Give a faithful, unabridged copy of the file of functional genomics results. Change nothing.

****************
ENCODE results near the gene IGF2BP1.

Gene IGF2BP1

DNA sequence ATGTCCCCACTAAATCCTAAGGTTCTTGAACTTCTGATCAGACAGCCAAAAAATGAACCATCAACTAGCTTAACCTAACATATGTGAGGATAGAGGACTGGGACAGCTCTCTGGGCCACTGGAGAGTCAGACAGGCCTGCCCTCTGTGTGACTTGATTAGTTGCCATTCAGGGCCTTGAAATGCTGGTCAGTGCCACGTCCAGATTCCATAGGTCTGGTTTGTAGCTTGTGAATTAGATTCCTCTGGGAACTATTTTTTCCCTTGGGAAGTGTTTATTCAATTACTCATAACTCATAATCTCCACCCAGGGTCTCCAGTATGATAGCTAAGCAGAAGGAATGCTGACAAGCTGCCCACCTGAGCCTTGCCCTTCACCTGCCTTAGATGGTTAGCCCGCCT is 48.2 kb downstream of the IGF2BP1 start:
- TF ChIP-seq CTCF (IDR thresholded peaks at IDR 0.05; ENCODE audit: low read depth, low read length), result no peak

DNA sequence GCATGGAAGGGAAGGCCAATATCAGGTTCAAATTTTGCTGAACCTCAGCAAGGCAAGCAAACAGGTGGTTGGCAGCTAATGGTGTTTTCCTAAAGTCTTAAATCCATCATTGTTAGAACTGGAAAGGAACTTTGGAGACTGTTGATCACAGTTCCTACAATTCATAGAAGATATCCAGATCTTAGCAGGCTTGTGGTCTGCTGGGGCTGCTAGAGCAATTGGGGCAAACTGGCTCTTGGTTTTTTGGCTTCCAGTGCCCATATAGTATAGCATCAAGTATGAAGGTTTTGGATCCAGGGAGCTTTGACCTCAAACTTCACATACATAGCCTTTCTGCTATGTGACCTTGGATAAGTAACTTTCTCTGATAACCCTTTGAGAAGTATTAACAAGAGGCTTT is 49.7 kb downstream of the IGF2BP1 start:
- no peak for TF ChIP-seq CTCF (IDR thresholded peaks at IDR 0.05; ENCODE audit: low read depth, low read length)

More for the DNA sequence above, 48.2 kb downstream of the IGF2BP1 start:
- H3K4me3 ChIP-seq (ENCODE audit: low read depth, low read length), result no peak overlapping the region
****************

ENCODE results near the gene IGF2BP1.

Gene IGF2BP1

DNA sequence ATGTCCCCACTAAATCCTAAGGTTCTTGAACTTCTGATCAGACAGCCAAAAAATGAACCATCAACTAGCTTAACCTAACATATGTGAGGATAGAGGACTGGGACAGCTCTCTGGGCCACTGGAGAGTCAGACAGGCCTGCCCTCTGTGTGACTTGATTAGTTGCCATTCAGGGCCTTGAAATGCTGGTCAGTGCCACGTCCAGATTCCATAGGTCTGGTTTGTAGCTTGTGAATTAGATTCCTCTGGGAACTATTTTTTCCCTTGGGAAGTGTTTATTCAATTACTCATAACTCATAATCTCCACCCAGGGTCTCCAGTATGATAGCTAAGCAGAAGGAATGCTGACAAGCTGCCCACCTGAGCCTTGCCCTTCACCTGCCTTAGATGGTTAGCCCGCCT is 48.2 kb downstream of the IGF2BP1 start:
- TF ChIP-seq CTCF (IDR thresholded peaks at IDR 0.05; ENCODE audit: low read depth, low read length), result no peak

DNA sequence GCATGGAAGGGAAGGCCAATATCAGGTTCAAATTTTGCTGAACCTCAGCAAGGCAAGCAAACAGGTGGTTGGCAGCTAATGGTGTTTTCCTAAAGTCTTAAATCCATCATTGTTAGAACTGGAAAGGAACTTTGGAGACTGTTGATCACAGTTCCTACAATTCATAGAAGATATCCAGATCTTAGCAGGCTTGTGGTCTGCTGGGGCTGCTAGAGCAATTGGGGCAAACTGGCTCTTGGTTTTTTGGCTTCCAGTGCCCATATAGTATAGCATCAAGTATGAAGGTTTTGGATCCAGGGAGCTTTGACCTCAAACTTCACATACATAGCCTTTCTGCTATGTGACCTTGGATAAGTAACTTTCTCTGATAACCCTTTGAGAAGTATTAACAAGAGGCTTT is 49.7 kb downstream of the IGF2BP1 start:
- no peak for TF ChIP-seq CTCF (IDR thresholded peaks at IDR 0.05; ENCODE audit: low read depth, low read length)

More for the DNA sequence above, 48.2 kb downstream of the IGF2BP1 start:
- H3K4me3 ChIP-seq (ENCODE audit: low read depth, low read length), result no peak overlapping the region